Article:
Although the United States’ move to withdraw from the Iran nuclear deal may have no impact on the educational status of Iranian students studying abroad, universities in Iran are completely ready to admit them if they decide to return, said Iran’s deputy minister for science, research and technology, reports Iran Front Page.


High hopes for impact of new student visa policy

The Dubai International Academic City is expecting an influx of universities looking to set up there once the new student visa extension policy is implemented by the end of this year, writes Sarwat Nasir for Khaleej Times.


New figures highlight Oxford’s glacial diversity reform

Oxford’s glacial progress in attracting students from diverse backgrounds has been revealed in figures showing that more than one in four of its colleges failed to admit a single black British student each year between 2015 and 2017, write Richard Adams and Caelainn Barr for The Guardian.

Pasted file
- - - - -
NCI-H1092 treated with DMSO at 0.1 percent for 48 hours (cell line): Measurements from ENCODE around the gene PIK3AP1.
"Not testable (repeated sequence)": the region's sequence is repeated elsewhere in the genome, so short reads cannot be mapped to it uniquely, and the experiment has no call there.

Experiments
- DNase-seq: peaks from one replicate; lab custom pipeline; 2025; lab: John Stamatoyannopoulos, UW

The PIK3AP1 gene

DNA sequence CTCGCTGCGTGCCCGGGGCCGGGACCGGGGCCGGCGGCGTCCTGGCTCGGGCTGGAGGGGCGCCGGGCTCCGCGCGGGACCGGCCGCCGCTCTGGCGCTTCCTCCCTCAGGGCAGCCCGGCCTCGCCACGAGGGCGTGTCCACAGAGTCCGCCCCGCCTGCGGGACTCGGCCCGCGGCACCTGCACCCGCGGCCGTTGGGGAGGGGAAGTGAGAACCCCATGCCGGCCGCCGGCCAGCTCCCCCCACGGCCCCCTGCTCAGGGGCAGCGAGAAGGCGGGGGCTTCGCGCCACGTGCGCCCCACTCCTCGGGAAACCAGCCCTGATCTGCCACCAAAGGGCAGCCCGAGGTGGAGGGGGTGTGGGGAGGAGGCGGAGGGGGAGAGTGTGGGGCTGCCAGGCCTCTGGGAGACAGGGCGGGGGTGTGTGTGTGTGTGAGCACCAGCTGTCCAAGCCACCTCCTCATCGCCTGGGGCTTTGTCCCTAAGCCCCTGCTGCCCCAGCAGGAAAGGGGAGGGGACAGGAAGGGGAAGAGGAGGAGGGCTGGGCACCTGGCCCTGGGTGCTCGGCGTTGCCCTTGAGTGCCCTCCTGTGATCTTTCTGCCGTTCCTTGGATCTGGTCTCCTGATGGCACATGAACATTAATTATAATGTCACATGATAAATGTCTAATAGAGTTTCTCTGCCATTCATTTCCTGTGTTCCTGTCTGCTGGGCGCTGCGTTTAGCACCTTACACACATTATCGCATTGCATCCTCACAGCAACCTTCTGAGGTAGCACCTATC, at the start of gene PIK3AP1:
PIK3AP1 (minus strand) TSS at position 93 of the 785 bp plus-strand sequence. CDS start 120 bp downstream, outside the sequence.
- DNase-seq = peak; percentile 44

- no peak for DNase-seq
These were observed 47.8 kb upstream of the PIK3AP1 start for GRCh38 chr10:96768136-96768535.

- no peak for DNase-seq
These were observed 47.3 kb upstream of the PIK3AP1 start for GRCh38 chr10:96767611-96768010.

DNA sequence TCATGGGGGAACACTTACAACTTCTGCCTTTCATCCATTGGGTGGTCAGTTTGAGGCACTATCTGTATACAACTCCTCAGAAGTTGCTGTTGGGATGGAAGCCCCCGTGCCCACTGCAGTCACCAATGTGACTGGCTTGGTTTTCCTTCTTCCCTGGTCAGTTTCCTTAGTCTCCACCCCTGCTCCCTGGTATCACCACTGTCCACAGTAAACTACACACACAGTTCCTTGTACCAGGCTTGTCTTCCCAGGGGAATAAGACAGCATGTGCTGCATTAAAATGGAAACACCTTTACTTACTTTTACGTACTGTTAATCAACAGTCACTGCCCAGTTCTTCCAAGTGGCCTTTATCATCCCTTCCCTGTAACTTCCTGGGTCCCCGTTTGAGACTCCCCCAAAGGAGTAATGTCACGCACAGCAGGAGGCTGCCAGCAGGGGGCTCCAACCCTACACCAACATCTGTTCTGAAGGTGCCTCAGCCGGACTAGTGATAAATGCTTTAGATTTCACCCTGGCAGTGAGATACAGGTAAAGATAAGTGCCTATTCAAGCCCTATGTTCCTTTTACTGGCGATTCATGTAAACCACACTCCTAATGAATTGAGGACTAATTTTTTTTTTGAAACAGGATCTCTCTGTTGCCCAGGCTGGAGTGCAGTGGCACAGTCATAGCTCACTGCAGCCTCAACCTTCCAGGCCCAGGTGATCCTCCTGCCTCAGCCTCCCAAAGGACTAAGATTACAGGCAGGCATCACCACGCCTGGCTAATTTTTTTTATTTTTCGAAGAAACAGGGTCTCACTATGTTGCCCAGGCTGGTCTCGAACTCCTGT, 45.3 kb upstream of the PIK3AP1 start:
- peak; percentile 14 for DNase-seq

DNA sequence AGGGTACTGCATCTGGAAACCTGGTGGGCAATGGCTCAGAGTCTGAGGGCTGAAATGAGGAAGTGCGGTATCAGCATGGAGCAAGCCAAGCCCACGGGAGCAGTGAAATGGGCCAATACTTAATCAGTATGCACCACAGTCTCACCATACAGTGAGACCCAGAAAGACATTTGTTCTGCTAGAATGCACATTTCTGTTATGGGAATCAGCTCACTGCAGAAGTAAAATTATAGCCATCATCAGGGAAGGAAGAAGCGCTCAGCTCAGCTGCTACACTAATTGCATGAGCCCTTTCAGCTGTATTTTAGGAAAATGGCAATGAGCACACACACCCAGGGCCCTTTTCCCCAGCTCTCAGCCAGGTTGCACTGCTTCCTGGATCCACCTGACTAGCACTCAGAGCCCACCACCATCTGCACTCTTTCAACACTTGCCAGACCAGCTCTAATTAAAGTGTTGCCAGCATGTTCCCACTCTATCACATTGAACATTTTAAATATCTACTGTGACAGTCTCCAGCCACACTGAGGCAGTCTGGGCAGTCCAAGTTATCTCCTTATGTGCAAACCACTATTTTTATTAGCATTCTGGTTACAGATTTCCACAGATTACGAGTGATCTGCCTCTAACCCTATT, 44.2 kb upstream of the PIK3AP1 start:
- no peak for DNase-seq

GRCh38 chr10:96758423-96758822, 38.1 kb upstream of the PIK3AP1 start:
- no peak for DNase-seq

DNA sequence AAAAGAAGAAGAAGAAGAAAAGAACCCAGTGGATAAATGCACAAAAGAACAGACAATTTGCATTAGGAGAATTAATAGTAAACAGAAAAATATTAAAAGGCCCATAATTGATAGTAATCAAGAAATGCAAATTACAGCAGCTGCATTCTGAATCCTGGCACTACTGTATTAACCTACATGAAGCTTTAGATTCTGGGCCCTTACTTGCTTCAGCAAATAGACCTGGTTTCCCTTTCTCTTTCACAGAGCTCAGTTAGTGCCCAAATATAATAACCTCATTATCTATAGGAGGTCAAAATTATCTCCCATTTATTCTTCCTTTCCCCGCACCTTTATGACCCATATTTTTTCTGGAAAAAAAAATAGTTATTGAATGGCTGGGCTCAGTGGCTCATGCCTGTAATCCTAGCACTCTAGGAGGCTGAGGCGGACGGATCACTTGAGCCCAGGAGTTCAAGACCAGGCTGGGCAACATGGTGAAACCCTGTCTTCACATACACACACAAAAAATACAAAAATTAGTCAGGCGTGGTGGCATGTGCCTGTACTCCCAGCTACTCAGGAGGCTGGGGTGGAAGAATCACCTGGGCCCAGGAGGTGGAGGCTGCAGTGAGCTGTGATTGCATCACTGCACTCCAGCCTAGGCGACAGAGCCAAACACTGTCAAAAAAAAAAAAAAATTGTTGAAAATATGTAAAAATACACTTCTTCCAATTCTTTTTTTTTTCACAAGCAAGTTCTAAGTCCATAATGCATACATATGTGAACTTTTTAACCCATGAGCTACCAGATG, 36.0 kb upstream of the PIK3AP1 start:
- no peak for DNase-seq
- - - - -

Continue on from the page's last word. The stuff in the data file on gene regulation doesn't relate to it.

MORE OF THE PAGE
Employment a top priority for all tertiary institutions

Amid unemployment concerns, the University Grants Commission is set to instruct every higher education institution to ensure that at least 50% of those graduating get access to a job, self-employment or get to pursue higher education further, and that two-thirds of the students are engaged in ‘socially productive activities’ while studying, writes Anubhuti Vishnoi for The Economic Times.


Irish students paid to go home for abortion vote

At least six British universities offered Irish students bursaries to help them travel home to cast their vote in the 25 May referendum on the Eighth Amendment, which effectively bans abortion in Ireland, meaning that thousands of women have to travel to Britain every year to get an abortion, writes Maddy Mussen for The Tab.


New era of protest for historically black institutions

The campuses that served as incubators for the civil rights movement in the mid-20th century are experiencing something of a renaissance, with freshman enrolment up at 40% of the historically black colleges and universities, writes Maya Rhodan for Time.


Universities quietly collaborating with Facebook